Treatment of Distal Internal Carotid Artery Aneurysm with the Willis Covered Stent: A Prospective Pilot Study

Institute of Diagnostic and Interventional Neuroradiology, the Sixth Affiliated People's Hospital, Shanghai Jiao Tong University, No. 600 Yi Shan Road, Shanghai 200233, China.
Radiology (Impact Factor: 6.21). 09/2009; 253(2):470-7. DOI: 10.1148/radiol.2532090037
Source: PubMed

ABSTRACT To evaluate the flexibility and efficacy of the Willis covered stent in the treatment of distal internal carotid artery (DICA) aneurysms.
The study was approved by the authors' institutional review board, and the research was conducted by the authors' institution and the MicroPort Medical Company (Shanghai, China). Thirty-one patients with 33 DICA aneurysms were considered for treatment with a Willis covered stent. The angiographic assessments were categorized as complete or incomplete occlusion. The data on technical success, initial and final angiographic results, mortality, morbidity, and final clinical outcome were collected, and follow-up was performed at 1, 3, 6, and 12 months and yearly after the procedures.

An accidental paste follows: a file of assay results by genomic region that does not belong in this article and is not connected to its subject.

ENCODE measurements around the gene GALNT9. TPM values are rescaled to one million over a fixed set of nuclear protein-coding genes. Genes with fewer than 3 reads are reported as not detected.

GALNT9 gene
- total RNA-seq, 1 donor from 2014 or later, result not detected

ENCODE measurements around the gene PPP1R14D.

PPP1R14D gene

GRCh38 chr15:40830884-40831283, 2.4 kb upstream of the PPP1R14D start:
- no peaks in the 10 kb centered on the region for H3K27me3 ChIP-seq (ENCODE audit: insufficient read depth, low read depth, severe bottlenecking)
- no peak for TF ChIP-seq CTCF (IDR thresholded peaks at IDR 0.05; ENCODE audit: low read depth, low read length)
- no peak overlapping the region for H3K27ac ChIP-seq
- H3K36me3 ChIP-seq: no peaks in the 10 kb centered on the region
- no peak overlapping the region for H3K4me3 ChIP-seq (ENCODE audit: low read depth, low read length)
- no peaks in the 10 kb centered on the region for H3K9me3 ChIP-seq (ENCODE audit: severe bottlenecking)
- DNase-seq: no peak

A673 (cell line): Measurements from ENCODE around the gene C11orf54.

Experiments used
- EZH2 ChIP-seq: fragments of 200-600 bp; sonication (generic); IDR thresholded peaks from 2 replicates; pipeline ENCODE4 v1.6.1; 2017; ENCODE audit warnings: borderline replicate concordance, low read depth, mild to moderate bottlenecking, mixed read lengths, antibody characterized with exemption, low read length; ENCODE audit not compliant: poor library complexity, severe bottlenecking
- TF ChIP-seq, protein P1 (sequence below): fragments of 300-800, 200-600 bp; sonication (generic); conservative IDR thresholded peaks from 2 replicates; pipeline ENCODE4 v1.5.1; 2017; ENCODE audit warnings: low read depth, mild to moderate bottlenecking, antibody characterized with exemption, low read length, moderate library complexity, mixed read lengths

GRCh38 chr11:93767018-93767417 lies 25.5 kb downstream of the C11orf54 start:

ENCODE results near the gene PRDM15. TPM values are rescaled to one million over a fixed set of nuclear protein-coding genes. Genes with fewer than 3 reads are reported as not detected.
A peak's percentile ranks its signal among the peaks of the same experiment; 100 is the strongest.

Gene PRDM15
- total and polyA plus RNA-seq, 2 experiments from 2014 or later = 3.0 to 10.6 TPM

Navigation and deployment of the covered stents were successful in 97.6% (41 of 42; 95% confidence interval [CI]: 93%, 102%) of the attempted stent placement procedures. The initial angiographic results showed a complete occlusion in 23 patients with 25 aneurysms (of 32 aneurysms, 78.1% [95% CI: 63%, 93%]) and an incomplete occlusion in seven patients with seven aneurysms (21.9%). The angiographic follow-up (mean, 14 months [95% CI: 12, 15 months]) findings exhibited a complete occlusion in 27 patients with 29 aneurysms (of 31 aneurysms, 93.5% [95% CI: 84%, 103%]) and an incomplete occlusion in two aneurysms (6.5%), with a mild in-stent stenosis in two patients. The clinical follow-up (mean, 27 months [95% CI: 23, 30 months]) demonstrated that 15 patients experienced a full recovery and 14 patients improved.
The preliminary results demonstrate good flexibility and efficacy of the Willis covered stent in the treatment of DICA aneurysms in selected patients; longer follow-up and expanded clinical trials are needed.

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